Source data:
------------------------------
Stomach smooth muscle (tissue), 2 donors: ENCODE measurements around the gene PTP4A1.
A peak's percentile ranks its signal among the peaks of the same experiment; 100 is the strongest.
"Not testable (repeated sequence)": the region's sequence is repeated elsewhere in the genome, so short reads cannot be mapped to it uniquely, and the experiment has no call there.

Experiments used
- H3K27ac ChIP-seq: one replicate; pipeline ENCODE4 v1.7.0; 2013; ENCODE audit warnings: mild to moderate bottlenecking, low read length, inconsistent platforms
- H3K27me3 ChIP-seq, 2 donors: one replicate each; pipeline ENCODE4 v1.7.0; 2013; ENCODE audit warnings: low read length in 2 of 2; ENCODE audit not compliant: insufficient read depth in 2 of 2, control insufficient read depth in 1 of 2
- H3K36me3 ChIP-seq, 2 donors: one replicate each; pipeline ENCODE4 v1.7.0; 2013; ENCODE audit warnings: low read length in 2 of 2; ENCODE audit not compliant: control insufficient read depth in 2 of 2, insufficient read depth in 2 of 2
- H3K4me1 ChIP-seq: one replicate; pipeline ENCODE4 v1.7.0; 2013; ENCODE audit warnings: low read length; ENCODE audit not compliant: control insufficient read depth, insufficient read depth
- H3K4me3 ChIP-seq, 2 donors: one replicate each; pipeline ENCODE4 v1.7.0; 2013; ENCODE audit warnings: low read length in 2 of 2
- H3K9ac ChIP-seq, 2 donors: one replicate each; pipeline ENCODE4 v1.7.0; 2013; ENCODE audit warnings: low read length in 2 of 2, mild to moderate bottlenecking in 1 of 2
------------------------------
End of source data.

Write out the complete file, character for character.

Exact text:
Stomach smooth muscle (tissue), 2 donors: ENCODE measurements around the gene PTP4A1.
A peak's percentile ranks its signal among the peaks of the same experiment; 100 is the strongest.
"Not testable (repeated sequence)": the region's sequence is repeated elsewhere in the genome, so short reads cannot be mapped to it uniquely, and the experiment has no call there.

Experiments used
- H3K27ac ChIP-seq: one replicate; pipeline ENCODE4 v1.7.0; 2013; ENCODE audit warnings: mild to moderate bottlenecking, low read length, inconsistent platforms
- H3K27me3 ChIP-seq, 2 donors: one replicate each; pipeline ENCODE4 v1.7.0; 2013; ENCODE audit warnings: low read length in 2 of 2; ENCODE audit not compliant: insufficient read depth in 2 of 2, control insufficient read depth in 1 of 2
- H3K36me3 ChIP-seq, 2 donors: one replicate each; pipeline ENCODE4 v1.7.0; 2013; ENCODE audit warnings: low read length in 2 of 2; ENCODE audit not compliant: control insufficient read depth in 2 of 2, insufficient read depth in 2 of 2
- H3K4me1 ChIP-seq: one replicate; pipeline ENCODE4 v1.7.0; 2013; ENCODE audit warnings: low read length; ENCODE audit not compliant: control insufficient read depth, insufficient read depth
- H3K4me3 ChIP-seq, 2 donors: one replicate each; pipeline ENCODE4 v1.7.0; 2013; ENCODE audit warnings: low read length in 2 of 2
- H3K9ac ChIP-seq, 2 donors: one replicate each; pipeline ENCODE4 v1.7.0; 2013; ENCODE audit warnings: low read length in 2 of 2, mild to moderate bottlenecking in 1 of 2